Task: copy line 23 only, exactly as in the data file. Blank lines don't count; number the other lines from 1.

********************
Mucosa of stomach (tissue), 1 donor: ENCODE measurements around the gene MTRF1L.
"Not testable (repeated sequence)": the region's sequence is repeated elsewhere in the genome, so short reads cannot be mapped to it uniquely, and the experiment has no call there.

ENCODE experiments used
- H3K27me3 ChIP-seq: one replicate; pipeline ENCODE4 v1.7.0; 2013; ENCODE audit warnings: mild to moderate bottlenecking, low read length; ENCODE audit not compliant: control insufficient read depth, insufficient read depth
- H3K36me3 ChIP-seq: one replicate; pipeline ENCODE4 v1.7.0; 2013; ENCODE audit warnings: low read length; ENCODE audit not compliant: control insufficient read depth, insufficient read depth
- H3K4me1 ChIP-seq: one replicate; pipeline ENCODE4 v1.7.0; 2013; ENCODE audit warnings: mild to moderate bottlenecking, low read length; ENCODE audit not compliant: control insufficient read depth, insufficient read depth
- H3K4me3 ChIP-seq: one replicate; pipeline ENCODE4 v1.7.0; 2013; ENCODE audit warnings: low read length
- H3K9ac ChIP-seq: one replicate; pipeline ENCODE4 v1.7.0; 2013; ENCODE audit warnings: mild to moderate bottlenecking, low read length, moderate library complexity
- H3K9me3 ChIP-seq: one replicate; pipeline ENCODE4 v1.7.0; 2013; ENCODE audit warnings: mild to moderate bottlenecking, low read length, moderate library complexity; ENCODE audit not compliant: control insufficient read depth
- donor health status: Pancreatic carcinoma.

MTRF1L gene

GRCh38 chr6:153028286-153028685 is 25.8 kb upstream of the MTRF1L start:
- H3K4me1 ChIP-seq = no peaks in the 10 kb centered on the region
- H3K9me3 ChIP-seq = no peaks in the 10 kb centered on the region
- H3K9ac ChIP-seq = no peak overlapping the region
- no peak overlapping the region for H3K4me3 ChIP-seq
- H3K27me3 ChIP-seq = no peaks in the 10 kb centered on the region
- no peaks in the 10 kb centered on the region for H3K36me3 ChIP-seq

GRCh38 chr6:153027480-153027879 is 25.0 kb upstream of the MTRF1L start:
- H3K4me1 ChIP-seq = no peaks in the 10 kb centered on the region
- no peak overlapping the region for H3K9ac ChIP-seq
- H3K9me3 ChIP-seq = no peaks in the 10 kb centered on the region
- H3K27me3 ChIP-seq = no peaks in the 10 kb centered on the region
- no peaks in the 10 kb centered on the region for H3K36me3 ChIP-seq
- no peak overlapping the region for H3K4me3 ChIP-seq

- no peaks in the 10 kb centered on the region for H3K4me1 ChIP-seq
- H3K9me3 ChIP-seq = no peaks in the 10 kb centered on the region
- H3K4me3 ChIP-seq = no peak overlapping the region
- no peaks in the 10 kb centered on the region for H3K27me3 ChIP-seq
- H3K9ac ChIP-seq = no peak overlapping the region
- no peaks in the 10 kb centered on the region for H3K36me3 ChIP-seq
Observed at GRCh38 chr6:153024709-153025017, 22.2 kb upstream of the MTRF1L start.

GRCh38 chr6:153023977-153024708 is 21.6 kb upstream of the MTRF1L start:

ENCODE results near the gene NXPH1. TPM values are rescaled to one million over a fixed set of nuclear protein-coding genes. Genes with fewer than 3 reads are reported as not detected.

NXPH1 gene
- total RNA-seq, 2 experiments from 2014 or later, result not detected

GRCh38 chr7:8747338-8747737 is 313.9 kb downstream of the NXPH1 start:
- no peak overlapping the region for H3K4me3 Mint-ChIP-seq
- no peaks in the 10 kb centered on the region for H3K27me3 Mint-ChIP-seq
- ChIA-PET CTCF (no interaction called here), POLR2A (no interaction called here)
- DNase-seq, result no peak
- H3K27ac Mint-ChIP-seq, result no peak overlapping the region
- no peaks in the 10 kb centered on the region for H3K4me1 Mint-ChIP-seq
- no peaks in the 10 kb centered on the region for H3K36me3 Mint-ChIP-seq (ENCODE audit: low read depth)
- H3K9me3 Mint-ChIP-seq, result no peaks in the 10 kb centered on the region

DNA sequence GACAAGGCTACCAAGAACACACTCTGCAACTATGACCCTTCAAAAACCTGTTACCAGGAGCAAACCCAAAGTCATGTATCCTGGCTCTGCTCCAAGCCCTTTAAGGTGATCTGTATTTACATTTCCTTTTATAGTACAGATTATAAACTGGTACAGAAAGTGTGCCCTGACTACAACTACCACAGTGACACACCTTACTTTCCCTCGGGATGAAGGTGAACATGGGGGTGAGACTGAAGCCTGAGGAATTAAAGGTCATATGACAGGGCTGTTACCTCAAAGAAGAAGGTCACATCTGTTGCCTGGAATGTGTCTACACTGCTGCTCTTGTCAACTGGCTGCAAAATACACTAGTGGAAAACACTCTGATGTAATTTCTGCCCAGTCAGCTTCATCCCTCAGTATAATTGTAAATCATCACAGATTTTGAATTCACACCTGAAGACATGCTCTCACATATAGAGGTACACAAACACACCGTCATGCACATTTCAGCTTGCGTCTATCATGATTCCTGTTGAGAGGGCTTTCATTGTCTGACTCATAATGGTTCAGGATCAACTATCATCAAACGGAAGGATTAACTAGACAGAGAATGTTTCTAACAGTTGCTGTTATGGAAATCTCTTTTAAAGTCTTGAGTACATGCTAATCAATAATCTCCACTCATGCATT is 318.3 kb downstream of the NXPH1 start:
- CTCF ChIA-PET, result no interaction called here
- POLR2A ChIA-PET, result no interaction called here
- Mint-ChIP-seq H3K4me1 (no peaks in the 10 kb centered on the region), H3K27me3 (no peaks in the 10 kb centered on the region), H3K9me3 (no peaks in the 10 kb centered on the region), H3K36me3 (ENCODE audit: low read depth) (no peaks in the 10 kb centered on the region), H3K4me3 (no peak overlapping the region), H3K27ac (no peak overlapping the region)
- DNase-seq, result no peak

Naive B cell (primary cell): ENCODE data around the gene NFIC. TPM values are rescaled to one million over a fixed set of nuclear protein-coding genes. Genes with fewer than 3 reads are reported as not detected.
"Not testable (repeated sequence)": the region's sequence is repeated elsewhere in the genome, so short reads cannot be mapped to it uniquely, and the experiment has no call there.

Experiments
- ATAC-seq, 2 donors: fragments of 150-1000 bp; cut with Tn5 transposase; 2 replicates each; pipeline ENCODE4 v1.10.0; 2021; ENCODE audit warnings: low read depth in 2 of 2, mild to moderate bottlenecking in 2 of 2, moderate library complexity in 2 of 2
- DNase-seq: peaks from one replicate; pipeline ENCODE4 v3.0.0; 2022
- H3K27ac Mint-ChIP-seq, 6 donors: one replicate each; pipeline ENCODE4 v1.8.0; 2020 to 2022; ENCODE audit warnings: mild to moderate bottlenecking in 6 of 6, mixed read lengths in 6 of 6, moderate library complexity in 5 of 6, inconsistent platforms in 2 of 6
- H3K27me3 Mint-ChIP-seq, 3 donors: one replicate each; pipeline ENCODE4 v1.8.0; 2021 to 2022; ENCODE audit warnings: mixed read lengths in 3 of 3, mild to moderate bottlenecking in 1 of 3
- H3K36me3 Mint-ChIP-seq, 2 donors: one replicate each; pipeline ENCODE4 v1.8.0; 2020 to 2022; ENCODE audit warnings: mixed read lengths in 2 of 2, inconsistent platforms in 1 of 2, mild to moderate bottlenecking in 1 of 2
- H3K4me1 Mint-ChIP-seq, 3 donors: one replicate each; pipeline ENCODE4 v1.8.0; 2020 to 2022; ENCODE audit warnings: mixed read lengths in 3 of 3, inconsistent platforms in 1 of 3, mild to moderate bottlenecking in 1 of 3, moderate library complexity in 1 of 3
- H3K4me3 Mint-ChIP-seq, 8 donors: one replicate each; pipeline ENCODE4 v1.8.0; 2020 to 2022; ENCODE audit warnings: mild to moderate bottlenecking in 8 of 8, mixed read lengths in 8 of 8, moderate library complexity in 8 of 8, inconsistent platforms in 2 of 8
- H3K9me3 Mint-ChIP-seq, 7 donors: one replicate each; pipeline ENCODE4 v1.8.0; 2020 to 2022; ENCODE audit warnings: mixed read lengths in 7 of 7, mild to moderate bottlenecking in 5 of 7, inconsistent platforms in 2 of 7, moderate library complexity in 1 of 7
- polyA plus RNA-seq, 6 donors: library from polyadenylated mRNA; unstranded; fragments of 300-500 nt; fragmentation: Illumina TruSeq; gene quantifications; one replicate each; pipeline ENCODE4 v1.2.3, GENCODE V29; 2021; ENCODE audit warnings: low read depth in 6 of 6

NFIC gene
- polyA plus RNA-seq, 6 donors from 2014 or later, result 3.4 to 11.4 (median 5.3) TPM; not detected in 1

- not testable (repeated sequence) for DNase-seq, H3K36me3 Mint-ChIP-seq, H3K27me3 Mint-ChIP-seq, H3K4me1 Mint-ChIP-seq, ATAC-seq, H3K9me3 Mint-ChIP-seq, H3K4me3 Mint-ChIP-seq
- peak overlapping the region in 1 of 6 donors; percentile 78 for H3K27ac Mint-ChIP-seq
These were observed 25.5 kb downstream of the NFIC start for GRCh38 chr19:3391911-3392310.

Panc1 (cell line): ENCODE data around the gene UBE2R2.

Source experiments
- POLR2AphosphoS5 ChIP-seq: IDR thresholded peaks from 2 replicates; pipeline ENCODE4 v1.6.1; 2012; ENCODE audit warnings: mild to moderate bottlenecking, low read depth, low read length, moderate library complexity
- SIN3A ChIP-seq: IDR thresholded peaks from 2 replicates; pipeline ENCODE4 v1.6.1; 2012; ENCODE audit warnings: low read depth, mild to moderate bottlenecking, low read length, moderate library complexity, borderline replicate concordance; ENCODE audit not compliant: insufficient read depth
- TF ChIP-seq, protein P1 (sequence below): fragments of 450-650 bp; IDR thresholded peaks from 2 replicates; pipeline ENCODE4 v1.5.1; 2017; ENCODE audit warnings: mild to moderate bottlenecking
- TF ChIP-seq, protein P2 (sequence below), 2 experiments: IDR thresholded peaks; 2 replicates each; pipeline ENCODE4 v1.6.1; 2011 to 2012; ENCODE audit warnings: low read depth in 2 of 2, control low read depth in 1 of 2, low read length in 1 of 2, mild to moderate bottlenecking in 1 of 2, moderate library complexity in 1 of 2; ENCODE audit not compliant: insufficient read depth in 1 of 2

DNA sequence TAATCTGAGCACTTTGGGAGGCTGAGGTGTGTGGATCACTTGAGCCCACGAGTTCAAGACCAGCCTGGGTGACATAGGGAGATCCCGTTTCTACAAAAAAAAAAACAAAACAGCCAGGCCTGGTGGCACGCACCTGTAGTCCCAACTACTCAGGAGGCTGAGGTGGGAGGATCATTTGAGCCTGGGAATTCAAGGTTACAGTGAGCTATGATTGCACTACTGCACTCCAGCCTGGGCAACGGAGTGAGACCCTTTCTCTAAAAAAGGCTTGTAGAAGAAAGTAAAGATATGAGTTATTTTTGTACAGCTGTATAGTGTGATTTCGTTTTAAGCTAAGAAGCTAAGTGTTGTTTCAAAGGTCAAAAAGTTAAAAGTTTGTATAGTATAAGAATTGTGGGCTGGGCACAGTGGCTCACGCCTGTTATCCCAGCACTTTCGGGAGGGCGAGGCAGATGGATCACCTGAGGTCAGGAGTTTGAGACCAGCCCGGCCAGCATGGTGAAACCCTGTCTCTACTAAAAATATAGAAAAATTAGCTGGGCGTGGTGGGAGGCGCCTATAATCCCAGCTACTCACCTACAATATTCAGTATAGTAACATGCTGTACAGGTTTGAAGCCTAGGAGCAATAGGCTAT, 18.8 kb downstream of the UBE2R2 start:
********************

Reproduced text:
- H3K27me3 ChIP-seq = no peaks in the 10 kb centered on the region